François Bozizé. Picture: REUTERS
François Bozizé. Picture: REUTERS

It is with fear and loathing that many Africans greeted developments in the Central African Republic (CAR) this week. In scenes that hark back to SA’s own diabolical misadventure in the country eight years ago, rebels marched on the capital Bangui intent on overthrowing the recently re-elected government of President Faustin Archange Touadera.

This time though, it was not elite SA troops holding the line, rather a combination of Faca (the Central African Army), the Rwandan-backed UN Peacekeeping force and Russian mercenaries.

By Wednesday afternoon the fighting had escalated to the south-western and northern stretches of Bangui, and the bloodletting had begun.

Despite substantial progress in the silencing of the guns, as was so beautifully articulated in the Lomé declaration, the CAR has remained a basket case generally, but also with respect to the transfer of power in the impoverished nation of 4-million people.

Since independence in 1960, the predominant method of transfer of power has been via rebellion and coups. The most legitimate elections were arguably the 1993 election of Ange-Felix Patasse. He would be deposed by his own general 10 years later, François Bozizé, whose own hold on power was enabled with the help of SA’s military.

In a controversial deployment, then-president Jacob Zuma sent 200 soldiers to the CAR in January 2013 as a rebel coalition, known as Seleka, marched on Bangui. The deployment and subsequent unsuccessful defence of the capital cost the lives of 15 South Africans and hundreds of rebels.

After the Seleka seized power, the country backslid into one of its most atrocious periods, prompting first French military intervention and, later, a larger and more permanent UN peacekeeping operation.  

December’s voting was marred by violence and irregularities that have called into question the legitimacy of the elections. Touadera’s hold on power, like almost all of his predecessors, is tenuous. Government forces have rarely controlled more than a third of the country in the last 20 years, and remain under-resourced and poorly trained.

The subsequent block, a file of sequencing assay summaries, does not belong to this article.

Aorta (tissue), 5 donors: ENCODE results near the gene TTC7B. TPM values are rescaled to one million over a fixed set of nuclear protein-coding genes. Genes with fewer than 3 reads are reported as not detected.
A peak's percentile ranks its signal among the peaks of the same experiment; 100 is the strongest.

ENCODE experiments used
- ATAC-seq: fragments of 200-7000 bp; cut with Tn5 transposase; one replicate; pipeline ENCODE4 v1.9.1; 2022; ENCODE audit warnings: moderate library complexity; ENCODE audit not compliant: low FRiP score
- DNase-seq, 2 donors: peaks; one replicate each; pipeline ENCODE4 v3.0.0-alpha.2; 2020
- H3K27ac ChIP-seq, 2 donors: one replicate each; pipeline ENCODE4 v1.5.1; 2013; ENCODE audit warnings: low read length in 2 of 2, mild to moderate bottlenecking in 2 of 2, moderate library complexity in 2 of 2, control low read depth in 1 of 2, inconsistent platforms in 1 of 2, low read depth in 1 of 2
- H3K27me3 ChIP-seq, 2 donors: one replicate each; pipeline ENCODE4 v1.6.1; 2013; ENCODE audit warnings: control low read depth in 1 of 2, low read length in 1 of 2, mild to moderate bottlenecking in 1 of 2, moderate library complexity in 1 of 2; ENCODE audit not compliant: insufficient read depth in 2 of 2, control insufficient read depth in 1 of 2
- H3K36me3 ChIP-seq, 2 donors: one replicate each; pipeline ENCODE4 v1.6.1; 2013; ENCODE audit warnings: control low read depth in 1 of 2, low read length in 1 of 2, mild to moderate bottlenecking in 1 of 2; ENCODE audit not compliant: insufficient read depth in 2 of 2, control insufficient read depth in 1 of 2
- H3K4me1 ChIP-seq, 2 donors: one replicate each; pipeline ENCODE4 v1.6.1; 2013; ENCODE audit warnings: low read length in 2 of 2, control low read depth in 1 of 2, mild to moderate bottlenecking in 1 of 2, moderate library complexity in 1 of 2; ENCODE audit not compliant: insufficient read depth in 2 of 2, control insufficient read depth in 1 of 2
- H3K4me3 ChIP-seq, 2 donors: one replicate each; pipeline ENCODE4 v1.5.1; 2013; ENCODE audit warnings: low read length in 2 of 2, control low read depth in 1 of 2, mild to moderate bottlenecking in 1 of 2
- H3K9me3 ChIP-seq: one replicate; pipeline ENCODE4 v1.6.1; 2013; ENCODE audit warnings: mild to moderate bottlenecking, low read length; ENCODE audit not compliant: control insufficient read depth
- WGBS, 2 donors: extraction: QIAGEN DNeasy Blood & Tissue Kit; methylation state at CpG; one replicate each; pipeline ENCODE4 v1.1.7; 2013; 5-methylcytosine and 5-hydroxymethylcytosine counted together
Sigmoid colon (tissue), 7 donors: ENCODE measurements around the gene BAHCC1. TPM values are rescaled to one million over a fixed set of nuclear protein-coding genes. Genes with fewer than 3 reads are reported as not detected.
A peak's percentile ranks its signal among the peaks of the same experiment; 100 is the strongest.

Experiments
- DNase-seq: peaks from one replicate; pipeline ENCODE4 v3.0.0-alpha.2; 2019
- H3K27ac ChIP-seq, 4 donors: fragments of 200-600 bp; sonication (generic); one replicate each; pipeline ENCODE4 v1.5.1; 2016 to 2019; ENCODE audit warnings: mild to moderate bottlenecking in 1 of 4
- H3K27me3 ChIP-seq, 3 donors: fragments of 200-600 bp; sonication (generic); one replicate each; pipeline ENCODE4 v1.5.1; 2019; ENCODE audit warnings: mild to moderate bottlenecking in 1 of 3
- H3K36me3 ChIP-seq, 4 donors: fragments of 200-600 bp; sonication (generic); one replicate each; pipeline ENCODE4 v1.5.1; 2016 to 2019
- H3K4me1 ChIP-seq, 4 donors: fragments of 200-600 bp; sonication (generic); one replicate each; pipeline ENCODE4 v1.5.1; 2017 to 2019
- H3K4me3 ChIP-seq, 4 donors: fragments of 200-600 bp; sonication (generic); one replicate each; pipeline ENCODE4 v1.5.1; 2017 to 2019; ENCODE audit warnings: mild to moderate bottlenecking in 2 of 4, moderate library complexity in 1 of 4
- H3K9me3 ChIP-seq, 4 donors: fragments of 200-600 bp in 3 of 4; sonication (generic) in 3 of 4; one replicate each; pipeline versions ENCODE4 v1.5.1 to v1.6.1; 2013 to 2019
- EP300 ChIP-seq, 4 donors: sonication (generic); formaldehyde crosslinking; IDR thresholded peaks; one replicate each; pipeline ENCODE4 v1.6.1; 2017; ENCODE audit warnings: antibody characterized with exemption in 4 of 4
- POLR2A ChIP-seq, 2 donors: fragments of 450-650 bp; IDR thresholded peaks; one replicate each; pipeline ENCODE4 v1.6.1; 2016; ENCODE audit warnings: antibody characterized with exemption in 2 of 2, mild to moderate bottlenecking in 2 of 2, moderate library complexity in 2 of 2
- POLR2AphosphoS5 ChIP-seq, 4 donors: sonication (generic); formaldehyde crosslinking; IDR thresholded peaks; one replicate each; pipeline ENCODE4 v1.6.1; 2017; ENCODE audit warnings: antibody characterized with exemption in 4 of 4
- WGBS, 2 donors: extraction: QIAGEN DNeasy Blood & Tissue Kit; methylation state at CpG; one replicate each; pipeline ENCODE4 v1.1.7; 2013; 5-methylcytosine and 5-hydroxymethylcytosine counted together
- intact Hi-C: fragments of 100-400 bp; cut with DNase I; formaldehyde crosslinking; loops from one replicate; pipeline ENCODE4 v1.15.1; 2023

This has meant that the country’s presidents must always rely on foreign assistance to thwart violent overthrow — relying on France, Chad, SA, China and Libya in the past and, more recently, Russia and Rwanda.

Bozizé — a cruel and despicable ruler — would live in exile before returning to Bangui in December 2019 to organise his campaign. Mere weeks before last month’s election the country’s constitutional court ruled that he was ineligible to run given that he had a litany of charges against him, including allegations of torture and assassination that prevented him from meeting the “good morality” requirement.

But what else was to be expected from the man who had come to power through and been deposed by violence, other than to resort to his old playbook? He has since been accused by the UN of lending the various rebel groups his “political support”, which coincided with attacks intent on disrupting and undermining the elections. This has since escalated into a full-frontal lunge for power.

The AU and UN in the past demonstrated a willingness to adapt, as seen with the adoption of a proactive offensive doctrine employed by the UN’s Force Intervention Brigade (FIB) that was deployed in eastern Democratic Republic of the Congo.

The doctrine shifts the impetus from passive peacekeeping to more pre-emptive military operations. Much of the success seen in containing the myriad rebel groups active in the region has been underpinned by SA military power acting under the authority of the UN.

The AU and UN should consider employing the FIB in the CAR. It should also consider a more forceful doctrine for the arrest and capture of leaders accused of serious crimes like Bozizé, whose only response to due process has been to incite violence and bloodshed.

Perpetually traumatised civilian populations living in countries such as the CAR are the products of destabilising influences like Bozizé and his ilk that make a mockery of the Lomé declaration and the silencing of the guns. He, and others like him, must be brought to book.

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